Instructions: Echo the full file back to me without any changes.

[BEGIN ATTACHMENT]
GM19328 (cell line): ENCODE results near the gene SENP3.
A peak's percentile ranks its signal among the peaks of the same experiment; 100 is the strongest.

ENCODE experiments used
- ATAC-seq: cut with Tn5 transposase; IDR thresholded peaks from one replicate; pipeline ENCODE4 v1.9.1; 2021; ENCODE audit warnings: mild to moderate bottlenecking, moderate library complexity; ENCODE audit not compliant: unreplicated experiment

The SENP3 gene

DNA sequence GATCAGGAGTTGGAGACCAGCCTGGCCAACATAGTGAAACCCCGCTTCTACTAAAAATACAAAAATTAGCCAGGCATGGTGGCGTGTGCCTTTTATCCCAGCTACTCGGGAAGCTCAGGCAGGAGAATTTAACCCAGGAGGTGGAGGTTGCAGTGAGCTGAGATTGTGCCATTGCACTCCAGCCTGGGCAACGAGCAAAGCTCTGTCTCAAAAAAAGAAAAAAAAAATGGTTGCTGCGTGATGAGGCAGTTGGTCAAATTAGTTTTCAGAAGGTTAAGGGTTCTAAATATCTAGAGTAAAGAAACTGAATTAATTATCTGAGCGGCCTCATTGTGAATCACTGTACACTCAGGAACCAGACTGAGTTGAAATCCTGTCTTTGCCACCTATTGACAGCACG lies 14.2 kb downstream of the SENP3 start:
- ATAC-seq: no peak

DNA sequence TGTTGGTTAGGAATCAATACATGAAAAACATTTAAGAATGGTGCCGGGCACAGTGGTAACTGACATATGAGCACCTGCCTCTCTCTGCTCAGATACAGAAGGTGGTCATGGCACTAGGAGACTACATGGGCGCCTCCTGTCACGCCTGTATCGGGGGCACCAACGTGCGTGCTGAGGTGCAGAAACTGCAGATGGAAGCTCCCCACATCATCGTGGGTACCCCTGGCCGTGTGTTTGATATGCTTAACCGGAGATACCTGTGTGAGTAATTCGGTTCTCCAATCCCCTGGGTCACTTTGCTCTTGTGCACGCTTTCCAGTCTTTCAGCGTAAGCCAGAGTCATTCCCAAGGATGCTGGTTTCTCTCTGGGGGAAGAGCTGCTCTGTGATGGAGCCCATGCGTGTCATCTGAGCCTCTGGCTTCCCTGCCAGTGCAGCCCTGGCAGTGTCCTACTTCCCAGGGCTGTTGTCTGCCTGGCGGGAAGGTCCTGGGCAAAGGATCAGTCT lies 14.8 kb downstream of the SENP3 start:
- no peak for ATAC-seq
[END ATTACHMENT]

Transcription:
GM19328 (cell line): ENCODE results near the gene SENP3.
A peak's percentile ranks its signal among the peaks of the same experiment; 100 is the strongest.

ENCODE experiments used
- ATAC-seq: cut with Tn5 transposase; IDR thresholded peaks from one replicate; pipeline ENCODE4 v1.9.1; 2021; ENCODE audit warnings: mild to moderate bottlenecking, moderate library complexity; ENCODE audit not compliant: unreplicated experiment

The SENP3 gene

DNA sequence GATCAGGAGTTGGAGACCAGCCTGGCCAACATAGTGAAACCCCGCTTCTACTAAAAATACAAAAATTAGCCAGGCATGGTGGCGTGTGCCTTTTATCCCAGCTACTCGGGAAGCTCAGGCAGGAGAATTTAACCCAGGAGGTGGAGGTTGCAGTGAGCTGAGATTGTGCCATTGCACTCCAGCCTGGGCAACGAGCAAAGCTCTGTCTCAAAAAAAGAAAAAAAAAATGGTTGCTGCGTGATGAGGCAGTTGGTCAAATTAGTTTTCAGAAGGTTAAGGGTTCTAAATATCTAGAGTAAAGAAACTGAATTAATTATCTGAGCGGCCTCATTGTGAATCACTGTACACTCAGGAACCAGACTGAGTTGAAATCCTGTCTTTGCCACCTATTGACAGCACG lies 14.2 kb downstream of the SENP3 start:
- ATAC-seq: no peak

DNA sequence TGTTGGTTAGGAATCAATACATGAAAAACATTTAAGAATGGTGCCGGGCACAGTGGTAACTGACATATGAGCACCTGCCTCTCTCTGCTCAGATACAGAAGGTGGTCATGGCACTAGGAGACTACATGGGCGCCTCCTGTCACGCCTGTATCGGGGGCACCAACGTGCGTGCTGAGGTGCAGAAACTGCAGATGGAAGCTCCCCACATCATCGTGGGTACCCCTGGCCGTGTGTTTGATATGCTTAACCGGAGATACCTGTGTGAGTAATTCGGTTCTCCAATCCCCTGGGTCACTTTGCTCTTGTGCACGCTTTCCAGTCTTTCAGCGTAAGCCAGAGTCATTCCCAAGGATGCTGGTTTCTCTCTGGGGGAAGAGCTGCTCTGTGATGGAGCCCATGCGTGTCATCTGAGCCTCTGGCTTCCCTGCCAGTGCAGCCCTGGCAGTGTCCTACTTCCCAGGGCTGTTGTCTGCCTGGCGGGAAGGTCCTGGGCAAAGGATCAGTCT lies 14.8 kb downstream of the SENP3 start:
- no peak for ATAC-seq